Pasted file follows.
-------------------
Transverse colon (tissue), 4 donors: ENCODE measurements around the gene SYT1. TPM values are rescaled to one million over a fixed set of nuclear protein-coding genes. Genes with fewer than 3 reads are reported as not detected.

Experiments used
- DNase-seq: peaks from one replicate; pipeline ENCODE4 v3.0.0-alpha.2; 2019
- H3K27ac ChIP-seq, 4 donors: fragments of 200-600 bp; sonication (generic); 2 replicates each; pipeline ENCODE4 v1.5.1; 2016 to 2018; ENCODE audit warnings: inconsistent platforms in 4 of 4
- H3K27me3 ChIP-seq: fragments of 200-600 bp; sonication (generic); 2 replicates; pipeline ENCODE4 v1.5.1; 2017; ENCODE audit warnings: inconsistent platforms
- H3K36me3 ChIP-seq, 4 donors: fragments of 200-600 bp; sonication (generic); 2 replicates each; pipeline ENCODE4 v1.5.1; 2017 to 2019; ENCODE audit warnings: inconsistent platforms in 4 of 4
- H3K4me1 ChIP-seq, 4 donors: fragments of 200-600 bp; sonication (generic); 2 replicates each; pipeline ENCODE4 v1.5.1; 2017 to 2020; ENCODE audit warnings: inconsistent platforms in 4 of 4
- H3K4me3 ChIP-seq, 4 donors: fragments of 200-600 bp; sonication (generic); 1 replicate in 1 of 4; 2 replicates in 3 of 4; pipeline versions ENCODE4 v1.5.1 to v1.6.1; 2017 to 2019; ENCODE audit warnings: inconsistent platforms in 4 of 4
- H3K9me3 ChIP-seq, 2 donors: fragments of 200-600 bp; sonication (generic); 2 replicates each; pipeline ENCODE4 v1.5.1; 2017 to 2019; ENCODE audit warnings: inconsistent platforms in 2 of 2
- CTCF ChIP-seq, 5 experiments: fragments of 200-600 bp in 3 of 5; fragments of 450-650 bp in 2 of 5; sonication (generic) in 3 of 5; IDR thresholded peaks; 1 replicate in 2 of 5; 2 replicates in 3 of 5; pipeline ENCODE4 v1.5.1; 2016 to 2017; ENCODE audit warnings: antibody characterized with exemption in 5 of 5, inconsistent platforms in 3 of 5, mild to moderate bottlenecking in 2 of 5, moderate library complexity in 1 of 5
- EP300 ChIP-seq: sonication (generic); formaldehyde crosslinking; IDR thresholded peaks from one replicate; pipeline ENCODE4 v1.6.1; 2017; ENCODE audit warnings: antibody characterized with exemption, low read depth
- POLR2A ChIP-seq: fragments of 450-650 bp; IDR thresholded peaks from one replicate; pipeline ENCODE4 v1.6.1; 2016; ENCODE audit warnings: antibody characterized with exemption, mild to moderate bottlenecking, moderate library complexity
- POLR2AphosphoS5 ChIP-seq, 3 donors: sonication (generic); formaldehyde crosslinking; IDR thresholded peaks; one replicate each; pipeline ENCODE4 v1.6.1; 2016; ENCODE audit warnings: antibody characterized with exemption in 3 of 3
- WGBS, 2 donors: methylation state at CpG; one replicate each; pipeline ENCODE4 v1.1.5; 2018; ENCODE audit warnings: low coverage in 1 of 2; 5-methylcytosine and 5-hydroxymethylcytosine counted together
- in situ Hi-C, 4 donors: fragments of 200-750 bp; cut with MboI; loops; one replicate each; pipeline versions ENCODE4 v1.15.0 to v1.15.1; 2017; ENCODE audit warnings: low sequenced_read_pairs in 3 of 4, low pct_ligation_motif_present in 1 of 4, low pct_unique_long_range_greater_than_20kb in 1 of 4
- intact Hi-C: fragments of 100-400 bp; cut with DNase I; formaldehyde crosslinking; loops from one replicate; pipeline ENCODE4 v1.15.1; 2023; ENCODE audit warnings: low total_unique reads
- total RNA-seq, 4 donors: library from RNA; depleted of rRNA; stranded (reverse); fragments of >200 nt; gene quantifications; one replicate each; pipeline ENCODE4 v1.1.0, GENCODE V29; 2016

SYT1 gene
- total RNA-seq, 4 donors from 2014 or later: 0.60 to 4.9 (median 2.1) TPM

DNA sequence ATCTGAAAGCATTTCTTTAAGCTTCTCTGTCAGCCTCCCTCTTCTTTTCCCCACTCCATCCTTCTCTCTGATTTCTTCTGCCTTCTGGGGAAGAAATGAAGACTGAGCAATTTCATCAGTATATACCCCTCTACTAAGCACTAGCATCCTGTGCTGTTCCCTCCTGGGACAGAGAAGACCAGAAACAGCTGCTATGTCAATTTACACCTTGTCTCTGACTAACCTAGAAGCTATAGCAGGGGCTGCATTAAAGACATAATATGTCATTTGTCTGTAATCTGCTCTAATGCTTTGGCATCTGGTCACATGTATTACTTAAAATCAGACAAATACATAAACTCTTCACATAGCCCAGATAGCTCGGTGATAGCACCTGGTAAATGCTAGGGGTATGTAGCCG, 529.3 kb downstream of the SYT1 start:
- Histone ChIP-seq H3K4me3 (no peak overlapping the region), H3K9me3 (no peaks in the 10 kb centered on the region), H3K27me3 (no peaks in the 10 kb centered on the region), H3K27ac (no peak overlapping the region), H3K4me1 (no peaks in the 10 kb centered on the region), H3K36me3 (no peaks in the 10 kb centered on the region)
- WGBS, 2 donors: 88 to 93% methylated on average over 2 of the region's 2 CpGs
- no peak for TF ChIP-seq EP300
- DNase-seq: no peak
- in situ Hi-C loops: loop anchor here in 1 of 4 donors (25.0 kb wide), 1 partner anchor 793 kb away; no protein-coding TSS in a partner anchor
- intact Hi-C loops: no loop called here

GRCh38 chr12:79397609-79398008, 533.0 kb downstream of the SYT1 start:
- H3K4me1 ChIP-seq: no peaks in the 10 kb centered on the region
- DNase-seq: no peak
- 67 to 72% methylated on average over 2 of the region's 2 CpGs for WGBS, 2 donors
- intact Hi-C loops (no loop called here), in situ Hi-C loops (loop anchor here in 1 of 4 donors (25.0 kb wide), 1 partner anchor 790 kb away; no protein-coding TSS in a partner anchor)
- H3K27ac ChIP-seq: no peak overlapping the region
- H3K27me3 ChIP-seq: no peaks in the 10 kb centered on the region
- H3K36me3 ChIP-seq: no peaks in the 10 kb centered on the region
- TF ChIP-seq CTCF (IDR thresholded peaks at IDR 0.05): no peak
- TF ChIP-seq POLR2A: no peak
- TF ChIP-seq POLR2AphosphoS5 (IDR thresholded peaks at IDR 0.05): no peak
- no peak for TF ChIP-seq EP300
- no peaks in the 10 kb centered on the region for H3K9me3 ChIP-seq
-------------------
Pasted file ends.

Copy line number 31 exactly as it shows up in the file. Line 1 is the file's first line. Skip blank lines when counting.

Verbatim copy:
- intact Hi-C loops (no loop called here), in situ Hi-C loops (loop anchor here in 1 of 4 donors (25.0 kb wide), 1 partner anchor 790 kb away; no protein-coding TSS in a partner anchor)